The FIFA World Cup 2018 bid winner and FIFA World Cup 2022 bid winner have both been announced. The winning World Cup bid to be host country for 2018 is Russia, and the winning World Cup bid to be host country for 2022 is Qatar.
After months and months of buildup, hype and controversy, a suspenseful presentation ceremony and a nearly two year process altogether, finally the host countries have been decided for the next two World Cups, following Brazil’s turn in 2014, and this year’s South African tournament.
The announcements came live from Zurich, Switzerland, where FIFA is based from, and first included talk about the bidding process itself, and global football. FIFA decided to announce the 2018 and 2022 World Cup bids together at the same time, allowing countries to potentially make bids for both at once before settling in, and allowing FIFA to plot out a decade of its future in one swoop.
The United States did in fact prepare bids for both the 2018 and 2022 World Cup before shifting focus to just the 2022 World Cup Bid. After eliminating numerous potential hosts for both tournaments, the final World Cup bids for hosting rights came from England, Russia, Spain/Portugal and Netherlands/Belgium for 2018, and the United States, South Korea, Japan, Qatar and Australia for 2022.
For the USA’s World Cup bid, the country made a final presentation which included President Bill Clinton, actor Morgan Freeman and male soccer star Landon Donovan. The strength of the USA World Cup bid itself lied in the huge stadiums and infrastructure already in place, as well as a growing base of support including millions of youth players, the presence of many of the world’s largest and most sports-minded corporations and sponsors, and so forth.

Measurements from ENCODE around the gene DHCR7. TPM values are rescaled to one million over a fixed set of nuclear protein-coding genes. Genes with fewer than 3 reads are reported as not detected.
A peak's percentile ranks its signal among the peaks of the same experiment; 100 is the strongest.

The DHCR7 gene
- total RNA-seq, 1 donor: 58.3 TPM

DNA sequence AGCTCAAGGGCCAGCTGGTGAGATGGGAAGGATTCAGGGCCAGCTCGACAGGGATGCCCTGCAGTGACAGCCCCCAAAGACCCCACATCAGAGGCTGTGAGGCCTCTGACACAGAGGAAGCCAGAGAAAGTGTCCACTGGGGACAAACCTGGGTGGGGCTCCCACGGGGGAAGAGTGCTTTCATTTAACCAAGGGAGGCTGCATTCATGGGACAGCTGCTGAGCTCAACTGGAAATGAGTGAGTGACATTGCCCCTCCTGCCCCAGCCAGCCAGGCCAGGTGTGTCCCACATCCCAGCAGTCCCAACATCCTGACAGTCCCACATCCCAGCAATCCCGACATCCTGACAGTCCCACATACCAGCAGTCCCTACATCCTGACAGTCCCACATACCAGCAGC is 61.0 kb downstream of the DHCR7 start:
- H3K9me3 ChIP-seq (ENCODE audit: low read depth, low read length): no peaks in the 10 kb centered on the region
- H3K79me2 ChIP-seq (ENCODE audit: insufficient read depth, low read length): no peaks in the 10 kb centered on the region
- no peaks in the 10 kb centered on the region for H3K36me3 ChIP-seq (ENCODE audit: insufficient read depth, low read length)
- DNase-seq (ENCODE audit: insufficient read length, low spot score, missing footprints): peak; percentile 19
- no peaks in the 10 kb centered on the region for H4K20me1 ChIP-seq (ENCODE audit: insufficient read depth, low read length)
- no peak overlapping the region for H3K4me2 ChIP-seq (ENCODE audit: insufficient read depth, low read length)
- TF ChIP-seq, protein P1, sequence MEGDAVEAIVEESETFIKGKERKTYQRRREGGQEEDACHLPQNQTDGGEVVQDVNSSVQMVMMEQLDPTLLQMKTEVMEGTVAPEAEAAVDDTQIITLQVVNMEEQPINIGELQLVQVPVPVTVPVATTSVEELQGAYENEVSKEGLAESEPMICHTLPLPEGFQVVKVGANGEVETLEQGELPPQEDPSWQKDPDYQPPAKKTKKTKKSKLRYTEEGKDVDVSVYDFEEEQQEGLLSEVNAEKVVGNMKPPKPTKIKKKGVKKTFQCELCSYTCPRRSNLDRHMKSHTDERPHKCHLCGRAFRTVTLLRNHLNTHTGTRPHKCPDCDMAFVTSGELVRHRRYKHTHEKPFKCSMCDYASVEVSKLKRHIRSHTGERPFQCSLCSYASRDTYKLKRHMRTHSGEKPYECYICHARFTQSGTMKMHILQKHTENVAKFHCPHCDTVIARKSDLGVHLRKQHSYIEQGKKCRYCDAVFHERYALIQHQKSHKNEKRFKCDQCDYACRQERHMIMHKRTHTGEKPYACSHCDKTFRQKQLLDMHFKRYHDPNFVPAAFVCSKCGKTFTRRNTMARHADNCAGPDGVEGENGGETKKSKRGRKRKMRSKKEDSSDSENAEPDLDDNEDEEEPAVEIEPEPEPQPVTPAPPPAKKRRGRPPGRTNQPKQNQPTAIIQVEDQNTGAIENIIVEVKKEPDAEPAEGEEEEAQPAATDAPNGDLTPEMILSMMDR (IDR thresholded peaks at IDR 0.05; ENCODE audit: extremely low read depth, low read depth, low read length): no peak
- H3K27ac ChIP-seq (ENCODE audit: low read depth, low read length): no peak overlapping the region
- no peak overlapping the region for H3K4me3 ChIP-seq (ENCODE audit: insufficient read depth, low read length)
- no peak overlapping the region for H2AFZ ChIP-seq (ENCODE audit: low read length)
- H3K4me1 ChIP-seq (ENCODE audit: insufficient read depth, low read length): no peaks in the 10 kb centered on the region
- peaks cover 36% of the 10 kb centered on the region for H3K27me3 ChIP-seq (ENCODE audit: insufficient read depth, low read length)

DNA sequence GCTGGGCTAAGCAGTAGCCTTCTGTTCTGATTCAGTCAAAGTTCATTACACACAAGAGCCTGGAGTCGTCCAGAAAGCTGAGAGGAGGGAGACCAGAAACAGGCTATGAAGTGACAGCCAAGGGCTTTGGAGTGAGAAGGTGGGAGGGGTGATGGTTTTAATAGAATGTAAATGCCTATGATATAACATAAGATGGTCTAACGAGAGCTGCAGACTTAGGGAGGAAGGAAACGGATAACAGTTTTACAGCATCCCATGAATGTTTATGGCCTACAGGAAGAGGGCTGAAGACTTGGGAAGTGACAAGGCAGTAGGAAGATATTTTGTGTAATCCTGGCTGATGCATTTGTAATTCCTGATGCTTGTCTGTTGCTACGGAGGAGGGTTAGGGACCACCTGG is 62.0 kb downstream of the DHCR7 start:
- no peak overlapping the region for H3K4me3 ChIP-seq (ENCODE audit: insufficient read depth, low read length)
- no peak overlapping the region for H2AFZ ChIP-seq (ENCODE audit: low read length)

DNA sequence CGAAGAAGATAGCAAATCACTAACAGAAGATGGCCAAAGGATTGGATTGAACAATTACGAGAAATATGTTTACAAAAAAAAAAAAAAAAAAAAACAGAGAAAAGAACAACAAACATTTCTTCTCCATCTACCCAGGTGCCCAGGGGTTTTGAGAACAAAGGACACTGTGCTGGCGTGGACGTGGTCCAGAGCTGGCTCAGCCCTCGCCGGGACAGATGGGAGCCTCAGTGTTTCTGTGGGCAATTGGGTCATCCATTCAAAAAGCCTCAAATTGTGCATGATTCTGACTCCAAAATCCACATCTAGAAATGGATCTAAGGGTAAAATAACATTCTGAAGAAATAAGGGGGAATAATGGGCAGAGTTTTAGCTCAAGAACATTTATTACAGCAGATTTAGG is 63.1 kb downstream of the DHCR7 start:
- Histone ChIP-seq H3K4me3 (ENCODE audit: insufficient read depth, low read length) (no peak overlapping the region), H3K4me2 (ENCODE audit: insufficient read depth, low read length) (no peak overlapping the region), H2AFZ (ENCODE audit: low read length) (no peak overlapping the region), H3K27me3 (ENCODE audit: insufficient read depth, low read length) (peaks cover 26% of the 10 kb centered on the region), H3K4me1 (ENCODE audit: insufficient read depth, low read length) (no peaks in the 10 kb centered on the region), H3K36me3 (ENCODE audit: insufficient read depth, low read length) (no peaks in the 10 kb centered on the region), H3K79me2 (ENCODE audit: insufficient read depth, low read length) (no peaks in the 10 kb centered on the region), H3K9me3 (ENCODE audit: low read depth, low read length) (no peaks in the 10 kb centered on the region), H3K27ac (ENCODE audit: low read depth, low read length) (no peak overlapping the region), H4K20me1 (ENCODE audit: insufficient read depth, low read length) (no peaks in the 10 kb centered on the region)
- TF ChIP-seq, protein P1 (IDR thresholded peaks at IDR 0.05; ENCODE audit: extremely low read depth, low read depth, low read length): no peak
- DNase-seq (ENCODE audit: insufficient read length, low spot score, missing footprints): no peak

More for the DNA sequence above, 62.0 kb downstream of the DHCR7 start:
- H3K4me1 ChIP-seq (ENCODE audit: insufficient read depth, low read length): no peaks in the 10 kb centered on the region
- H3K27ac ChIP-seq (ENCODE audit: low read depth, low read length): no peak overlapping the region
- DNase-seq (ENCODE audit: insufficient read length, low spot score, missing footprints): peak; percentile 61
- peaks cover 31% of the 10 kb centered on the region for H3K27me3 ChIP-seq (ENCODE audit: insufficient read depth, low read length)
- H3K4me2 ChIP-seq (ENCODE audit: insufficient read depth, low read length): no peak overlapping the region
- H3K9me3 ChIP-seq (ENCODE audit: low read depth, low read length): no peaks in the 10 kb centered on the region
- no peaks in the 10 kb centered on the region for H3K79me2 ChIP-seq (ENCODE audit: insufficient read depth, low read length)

It wasn’t enough though, and England’s bid to be a host for a second time wasn’t enough either, despite an absence dating back to 1966. Instead, FIFA decided to pick for each World Cup bid a country which has never had the privilege to host before, and it also steered clear of both dual-country bids.
Winning the World Cup bid is of course a joyous moment for any country, but as with hosting the Olympics, the hosting “privilege” often ends up being a burden, with expenses that never get paid back, and white elephant stadiums which go unused following the tournament. Already, South African stadiums are vacant throughout the country, and the billions spent on stadiums and infrastructures is hanging over the country’s head.
Was the month-long party worth all of the cost? It can take decades to figure that out, but for now, the World Cup bid winners for 2018 and 2022, Russia and Qatar can simply sit back, celebrate, and get to planning.